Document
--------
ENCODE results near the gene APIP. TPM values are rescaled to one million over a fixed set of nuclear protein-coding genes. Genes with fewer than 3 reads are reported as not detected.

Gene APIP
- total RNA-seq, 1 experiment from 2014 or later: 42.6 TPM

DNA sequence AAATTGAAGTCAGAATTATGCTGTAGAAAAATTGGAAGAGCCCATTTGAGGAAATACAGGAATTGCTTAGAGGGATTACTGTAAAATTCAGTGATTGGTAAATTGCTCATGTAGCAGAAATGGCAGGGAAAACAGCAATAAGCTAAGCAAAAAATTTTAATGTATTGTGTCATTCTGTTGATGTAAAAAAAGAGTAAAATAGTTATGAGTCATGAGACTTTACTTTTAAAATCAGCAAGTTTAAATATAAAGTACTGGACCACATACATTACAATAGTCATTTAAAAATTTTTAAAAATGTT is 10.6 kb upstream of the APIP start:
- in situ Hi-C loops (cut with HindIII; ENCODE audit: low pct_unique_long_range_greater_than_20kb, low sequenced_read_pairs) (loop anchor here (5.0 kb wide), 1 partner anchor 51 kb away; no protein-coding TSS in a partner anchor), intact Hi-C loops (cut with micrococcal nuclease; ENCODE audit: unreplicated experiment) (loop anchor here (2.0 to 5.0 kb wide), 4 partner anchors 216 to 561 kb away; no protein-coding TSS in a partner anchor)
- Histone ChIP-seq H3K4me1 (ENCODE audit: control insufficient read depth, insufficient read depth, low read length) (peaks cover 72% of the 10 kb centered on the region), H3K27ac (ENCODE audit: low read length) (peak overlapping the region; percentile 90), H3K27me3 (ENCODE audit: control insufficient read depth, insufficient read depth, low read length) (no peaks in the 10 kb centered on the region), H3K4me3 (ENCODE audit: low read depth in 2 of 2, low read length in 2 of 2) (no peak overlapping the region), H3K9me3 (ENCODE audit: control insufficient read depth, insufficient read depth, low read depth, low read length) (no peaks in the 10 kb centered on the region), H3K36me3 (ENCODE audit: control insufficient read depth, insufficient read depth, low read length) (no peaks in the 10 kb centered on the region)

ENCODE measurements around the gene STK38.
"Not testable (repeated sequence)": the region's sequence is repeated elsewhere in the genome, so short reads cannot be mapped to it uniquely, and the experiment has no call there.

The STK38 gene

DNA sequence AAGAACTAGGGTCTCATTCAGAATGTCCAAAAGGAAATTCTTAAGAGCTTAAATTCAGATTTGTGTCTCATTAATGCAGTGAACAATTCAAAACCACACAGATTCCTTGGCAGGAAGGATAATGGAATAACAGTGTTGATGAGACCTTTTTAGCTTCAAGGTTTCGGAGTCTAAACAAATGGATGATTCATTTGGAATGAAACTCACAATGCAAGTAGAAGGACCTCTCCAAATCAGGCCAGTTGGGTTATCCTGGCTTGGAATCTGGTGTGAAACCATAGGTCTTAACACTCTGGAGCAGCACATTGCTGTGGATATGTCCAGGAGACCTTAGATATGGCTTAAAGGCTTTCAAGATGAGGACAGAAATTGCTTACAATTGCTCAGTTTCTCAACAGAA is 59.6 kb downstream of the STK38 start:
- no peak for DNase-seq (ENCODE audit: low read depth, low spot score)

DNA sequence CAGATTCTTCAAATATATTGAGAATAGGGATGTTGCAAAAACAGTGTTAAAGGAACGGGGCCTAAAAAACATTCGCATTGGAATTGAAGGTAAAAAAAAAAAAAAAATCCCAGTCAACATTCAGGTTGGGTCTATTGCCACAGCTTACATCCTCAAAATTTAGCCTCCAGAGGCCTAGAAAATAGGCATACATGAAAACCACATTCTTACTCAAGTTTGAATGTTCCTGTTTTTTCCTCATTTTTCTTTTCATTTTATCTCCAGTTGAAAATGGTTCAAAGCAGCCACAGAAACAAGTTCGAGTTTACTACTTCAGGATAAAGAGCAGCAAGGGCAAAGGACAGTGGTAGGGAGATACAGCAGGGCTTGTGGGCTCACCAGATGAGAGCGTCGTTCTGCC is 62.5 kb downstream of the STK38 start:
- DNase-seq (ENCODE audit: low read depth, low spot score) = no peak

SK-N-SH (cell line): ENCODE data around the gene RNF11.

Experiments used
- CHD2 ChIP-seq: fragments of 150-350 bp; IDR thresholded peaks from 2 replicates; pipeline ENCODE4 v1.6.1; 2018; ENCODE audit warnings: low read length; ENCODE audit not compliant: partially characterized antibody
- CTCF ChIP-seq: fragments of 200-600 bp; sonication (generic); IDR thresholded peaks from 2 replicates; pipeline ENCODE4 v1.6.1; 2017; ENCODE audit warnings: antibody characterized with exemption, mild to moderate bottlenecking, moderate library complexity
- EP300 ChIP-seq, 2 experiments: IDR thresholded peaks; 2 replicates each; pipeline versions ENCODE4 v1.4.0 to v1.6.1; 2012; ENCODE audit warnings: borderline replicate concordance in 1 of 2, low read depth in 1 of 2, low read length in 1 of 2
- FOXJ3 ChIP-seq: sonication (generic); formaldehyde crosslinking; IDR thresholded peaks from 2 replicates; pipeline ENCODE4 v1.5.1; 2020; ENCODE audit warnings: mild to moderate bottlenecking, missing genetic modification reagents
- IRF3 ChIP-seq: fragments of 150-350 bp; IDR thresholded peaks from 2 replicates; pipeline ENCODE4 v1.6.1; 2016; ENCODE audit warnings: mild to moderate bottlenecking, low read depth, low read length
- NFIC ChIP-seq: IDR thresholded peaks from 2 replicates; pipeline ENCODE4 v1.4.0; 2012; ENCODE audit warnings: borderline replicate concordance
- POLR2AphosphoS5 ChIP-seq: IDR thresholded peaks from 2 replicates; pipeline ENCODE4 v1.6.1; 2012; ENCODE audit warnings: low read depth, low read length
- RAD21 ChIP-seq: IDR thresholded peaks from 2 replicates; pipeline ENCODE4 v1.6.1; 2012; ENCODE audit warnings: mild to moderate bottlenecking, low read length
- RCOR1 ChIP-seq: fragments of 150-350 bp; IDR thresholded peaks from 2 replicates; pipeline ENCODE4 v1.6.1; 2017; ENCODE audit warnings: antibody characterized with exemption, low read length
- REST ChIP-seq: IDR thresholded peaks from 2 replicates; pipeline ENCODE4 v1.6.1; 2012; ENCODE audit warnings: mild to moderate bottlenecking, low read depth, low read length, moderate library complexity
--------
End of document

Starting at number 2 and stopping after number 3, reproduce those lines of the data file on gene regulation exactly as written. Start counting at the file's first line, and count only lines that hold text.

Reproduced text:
Gene APIP
- total RNA-seq, 1 experiment from 2014 or later: 42.6 TPM